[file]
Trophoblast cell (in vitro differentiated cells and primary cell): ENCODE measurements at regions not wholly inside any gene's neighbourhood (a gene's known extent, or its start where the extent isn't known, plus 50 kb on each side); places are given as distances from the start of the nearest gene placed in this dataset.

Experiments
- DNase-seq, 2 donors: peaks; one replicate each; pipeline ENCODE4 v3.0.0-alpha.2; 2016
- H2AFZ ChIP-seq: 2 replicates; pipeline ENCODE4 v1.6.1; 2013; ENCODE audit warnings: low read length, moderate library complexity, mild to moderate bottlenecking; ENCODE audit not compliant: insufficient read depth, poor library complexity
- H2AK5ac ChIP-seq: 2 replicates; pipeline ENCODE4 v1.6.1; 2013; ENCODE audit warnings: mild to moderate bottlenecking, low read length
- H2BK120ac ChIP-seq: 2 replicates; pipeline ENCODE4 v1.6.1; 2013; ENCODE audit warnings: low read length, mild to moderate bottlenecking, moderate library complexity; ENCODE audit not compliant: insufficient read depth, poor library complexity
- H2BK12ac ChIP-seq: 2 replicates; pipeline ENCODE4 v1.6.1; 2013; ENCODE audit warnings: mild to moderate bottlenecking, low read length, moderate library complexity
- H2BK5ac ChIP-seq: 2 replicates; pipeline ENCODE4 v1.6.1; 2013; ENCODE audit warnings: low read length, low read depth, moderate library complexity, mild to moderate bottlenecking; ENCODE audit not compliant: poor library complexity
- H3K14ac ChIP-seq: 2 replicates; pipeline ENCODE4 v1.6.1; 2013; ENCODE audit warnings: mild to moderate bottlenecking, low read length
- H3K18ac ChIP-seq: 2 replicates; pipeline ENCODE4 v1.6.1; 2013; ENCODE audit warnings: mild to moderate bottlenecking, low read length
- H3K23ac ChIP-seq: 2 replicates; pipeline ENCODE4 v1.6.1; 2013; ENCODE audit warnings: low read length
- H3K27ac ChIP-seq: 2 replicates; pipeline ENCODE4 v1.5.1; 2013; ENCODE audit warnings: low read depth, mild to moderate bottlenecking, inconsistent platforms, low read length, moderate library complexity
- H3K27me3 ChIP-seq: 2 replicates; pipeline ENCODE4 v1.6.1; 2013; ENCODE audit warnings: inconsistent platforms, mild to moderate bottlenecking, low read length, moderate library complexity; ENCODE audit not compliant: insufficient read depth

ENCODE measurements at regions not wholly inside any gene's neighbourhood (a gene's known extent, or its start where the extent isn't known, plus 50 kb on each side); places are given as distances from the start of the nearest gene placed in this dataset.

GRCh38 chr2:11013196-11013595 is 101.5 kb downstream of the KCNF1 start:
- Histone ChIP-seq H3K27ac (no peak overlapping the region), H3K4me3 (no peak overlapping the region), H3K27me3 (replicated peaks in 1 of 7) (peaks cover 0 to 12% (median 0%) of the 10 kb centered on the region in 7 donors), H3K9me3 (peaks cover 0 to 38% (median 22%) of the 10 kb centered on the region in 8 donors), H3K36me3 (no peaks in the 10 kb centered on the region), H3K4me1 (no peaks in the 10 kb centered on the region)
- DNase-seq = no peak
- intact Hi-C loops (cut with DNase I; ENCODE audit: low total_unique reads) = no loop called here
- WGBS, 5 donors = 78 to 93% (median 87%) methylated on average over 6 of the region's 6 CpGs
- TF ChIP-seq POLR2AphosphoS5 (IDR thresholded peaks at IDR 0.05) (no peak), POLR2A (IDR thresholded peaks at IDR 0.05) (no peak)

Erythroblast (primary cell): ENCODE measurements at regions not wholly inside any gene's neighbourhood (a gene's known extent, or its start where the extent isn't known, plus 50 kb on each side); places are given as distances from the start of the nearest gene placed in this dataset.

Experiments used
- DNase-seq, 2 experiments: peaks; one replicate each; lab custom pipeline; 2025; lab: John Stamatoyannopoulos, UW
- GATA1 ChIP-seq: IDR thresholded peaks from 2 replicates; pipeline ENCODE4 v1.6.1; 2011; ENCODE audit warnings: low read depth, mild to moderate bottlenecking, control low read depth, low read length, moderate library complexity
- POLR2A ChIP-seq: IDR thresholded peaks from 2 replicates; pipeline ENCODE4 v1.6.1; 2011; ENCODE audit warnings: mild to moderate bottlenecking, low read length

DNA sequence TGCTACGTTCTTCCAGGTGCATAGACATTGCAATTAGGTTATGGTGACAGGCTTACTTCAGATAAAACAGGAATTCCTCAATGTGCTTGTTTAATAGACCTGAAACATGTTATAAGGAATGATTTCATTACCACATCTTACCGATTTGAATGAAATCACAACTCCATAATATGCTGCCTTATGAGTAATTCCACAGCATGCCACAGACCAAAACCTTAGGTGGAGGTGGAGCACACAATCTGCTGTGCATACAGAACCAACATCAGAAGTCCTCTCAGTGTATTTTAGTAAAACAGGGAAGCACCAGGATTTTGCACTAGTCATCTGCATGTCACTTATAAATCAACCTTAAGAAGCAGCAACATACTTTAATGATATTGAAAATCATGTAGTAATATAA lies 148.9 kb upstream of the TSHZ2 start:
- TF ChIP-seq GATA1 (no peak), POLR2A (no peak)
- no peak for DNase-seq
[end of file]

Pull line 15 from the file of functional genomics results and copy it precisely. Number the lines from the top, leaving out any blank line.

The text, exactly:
GRCh38 chr2:11013196-11013595 is 101.5 kb downstream of the KCNF1 start: